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Speaking of finished size, it is highly recommended that you make a gauge swatch for most crochet patterns, particularly where the finished size needs to be exact. Crochet designers will include gauge information in their patterns. Some designers will only include the numbers (such as the “8.5 spider sts by 16 rows” that Jessie shares above) while other designers will provide extra detailed information to help you get your gauge swatch right (which Jessie also does in the original full pattern). You use this information to make a swatch to make sure that your stitching matches that of the designer. If it doesn’t, you need to adjust your tension or hook size in order to get it to match so that when you go into making the full pattern it turns out the right size.

How to Read a Crochet Pattern: Stitches

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A thorough crochet designer will include a section of crochet stitches. This should tell you which stitches are used in the pattern, which abbreviations the crochet designer has chosen, and the instructions for any special stitches beyond the basic stitches. When a crochet designer doesn’t include this, it can usually be assumed that the pattern uses the standard crochet abbreviations accepted in the industry (such as sc for single crochet).

The first thing you should look at in this part of a crochet pattern is whether or not you are familiar with all of the stitches. If there is a stitch on the list that you haven’t learned, you need to locate a source and practice the stitch. For example, let’s say that you are a beginner crochet who hasn’t yet learned how to half double crochet. You can see that Jessie’s pattern uses this stitch, so you would need to find a resources for hdc and learn it before proceeding with the pattern. Note that many online pattern designers will link to their own tutorials of the stitches used in the pattern to help you out. Crochet books and magazines often have a basic stitch guide at the beginning or end to assist you.

The other thing that you want to look at in this section is any information on “special stitches”. We don’t have any listed in Jessie’s pattern, but let’s say for example that the pattern uses a v-stitch. Under special stitches, the designer tells you what a v-stitch means in this pattern. In most cases, people will assume that a v-stitch is worked as dc, ch 1, dc but let’s say that in this pattern the designer says that a v-stitch is dc, ch 2, dc. It’s not your job to argue with the pattern designer; the designer has provided this information right there in the “special stitches” section so that you know exactly how to work that stitch for this particular pattern. Even if you think you know how a stitch is worked, read this section carefully before you begin.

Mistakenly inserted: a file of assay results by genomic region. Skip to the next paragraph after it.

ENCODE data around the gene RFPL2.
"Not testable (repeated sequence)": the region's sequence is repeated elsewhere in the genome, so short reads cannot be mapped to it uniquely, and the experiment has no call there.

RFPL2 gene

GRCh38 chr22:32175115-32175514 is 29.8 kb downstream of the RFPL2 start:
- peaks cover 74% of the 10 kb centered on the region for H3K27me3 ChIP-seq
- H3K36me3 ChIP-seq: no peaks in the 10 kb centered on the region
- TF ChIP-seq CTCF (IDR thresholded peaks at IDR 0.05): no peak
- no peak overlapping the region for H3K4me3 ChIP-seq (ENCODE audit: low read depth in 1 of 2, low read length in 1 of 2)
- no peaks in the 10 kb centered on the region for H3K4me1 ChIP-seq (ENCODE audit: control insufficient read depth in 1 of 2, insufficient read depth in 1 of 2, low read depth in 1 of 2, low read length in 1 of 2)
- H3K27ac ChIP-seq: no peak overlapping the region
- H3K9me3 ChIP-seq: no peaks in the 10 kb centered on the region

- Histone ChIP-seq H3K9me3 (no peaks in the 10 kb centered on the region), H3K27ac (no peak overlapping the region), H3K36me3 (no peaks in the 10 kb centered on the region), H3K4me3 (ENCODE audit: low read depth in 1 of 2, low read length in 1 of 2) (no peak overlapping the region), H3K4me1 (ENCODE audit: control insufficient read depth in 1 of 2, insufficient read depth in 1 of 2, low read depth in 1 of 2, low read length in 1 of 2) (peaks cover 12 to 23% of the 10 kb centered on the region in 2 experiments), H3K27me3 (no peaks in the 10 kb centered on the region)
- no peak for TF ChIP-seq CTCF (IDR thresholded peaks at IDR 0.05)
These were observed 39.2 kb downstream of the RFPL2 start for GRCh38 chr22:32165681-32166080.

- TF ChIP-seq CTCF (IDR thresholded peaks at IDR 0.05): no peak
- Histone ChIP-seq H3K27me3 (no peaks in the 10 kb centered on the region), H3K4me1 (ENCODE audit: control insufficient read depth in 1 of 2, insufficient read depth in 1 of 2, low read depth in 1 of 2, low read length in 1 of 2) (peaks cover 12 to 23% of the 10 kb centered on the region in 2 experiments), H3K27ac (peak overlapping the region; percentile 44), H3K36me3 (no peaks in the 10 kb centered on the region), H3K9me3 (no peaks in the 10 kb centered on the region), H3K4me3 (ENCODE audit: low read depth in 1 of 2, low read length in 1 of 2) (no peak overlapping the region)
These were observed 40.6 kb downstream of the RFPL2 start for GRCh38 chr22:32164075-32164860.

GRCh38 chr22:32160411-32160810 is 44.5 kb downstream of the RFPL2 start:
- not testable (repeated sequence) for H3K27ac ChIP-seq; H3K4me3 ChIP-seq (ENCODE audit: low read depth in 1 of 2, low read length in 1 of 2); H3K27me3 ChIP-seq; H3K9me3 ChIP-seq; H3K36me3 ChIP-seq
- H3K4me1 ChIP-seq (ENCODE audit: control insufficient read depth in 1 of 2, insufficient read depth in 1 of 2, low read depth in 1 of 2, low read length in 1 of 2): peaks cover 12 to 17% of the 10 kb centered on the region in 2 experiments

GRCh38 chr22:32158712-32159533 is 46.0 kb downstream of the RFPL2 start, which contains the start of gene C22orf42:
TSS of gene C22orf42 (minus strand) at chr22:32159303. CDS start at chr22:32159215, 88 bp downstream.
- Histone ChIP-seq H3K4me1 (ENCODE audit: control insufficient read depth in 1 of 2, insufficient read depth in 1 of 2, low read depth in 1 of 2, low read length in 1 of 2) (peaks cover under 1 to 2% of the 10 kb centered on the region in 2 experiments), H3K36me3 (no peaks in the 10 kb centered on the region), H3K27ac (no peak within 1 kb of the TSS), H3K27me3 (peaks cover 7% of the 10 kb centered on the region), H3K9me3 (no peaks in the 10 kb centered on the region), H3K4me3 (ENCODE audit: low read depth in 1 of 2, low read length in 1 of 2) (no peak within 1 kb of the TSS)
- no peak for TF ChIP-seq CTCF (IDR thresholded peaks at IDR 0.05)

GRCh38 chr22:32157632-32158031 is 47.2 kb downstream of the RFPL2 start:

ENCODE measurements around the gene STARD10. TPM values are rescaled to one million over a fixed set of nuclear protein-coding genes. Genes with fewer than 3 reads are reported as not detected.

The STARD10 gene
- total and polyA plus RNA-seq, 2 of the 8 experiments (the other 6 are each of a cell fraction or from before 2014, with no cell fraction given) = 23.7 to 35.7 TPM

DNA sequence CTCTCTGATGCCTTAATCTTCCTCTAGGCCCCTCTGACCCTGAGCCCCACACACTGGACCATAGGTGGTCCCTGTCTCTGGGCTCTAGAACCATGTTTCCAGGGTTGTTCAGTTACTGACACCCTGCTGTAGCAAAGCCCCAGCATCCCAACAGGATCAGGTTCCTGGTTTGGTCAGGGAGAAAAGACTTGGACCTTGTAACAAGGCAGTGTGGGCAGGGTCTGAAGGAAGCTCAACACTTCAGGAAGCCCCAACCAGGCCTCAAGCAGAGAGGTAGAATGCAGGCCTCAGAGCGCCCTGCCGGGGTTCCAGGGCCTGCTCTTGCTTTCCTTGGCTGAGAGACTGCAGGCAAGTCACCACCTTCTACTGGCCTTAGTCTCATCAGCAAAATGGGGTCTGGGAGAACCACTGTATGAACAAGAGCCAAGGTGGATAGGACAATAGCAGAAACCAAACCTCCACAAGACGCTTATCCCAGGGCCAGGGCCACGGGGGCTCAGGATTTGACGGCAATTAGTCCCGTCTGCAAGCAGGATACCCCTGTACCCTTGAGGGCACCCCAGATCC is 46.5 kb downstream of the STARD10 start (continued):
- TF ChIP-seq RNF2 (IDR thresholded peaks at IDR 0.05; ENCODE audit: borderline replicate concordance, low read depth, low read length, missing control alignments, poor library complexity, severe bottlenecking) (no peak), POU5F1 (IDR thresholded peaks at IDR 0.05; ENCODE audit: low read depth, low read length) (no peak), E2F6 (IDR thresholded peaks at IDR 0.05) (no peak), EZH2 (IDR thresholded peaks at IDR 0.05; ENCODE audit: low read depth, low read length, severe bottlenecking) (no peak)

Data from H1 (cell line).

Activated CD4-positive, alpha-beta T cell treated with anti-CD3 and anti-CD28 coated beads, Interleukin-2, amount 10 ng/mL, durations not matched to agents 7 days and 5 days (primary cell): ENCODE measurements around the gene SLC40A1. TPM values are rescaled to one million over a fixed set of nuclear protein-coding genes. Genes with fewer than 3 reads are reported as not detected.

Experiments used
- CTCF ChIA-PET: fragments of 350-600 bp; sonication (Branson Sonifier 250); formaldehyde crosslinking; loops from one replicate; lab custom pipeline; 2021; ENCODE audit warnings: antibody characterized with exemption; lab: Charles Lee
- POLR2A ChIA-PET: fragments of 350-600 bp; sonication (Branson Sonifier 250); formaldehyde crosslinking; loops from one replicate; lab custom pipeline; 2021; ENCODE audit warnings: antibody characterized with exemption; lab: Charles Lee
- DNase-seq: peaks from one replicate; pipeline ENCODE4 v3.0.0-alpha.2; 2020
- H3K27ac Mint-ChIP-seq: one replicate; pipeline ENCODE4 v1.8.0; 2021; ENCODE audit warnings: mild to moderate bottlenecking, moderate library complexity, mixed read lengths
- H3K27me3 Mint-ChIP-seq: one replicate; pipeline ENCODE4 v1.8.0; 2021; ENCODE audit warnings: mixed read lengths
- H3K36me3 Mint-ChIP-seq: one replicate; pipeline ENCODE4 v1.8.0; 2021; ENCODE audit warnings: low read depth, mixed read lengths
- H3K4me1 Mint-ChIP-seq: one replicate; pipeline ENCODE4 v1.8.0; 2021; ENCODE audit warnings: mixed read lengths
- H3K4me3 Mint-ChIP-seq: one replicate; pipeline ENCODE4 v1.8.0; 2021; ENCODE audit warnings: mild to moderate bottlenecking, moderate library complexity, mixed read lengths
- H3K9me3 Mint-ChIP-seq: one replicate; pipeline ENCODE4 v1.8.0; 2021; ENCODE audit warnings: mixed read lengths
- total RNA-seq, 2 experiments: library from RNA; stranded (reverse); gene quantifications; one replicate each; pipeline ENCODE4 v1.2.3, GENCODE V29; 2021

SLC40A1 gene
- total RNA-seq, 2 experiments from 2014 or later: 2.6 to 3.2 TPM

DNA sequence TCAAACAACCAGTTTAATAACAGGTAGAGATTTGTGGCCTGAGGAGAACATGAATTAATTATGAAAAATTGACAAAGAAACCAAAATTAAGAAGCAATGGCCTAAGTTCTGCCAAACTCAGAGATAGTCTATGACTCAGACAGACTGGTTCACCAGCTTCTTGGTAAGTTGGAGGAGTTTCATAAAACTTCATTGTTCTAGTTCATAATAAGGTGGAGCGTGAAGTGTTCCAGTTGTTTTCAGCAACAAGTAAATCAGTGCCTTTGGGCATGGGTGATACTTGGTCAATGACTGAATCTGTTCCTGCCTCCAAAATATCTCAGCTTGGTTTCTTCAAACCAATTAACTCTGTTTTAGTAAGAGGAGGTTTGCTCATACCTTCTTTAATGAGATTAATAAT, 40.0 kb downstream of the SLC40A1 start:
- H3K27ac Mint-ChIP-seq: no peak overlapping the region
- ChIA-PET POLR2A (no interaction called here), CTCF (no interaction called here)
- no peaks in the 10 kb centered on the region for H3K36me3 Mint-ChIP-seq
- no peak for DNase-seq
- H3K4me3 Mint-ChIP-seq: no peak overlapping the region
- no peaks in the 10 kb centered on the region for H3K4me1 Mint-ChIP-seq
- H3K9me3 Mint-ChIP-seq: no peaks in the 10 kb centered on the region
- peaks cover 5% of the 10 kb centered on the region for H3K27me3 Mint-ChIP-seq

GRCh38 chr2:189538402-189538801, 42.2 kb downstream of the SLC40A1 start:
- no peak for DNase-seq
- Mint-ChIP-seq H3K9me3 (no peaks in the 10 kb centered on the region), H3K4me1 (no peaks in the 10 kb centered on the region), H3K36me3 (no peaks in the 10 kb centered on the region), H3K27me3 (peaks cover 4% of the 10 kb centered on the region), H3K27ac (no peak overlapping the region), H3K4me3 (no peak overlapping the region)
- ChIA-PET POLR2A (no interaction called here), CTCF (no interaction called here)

How to Read a Crochet Pattern: Row-By-Row Instructions

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Once you have decided on a pattern, selected your materials, checked to make sure you understand the stitches and are ready to go, it’s time to dig into the pattern. The pattern is typically written as row-by-row instructions, using abbreviations. We will break down the section of Jessie’s pattern shown above to help you learn how to read a crochet pattern. It can look overwhelming when you haven’t done it before, but as you read along, you will see that each row can be broken down into tiny steps until you understand exactly what you need to do.

Row 1

  • Ch 8 – We begin the row with a “chain 8”. Note that in many patterns you will get the instructions for a starting chain before the row 1 instructions; it might say “ch 38” as an example and you would start with a chain of 38. In this case, the ch 8 is not just the starting chain but also the beginning of row 1 because this is a slightly more advanced pattern.
  • sl st in 7th ch from hook – This tells you to slip stitch in the seventh chain from the hook, so you’ll count seven back away from the hook and make a slip stitch.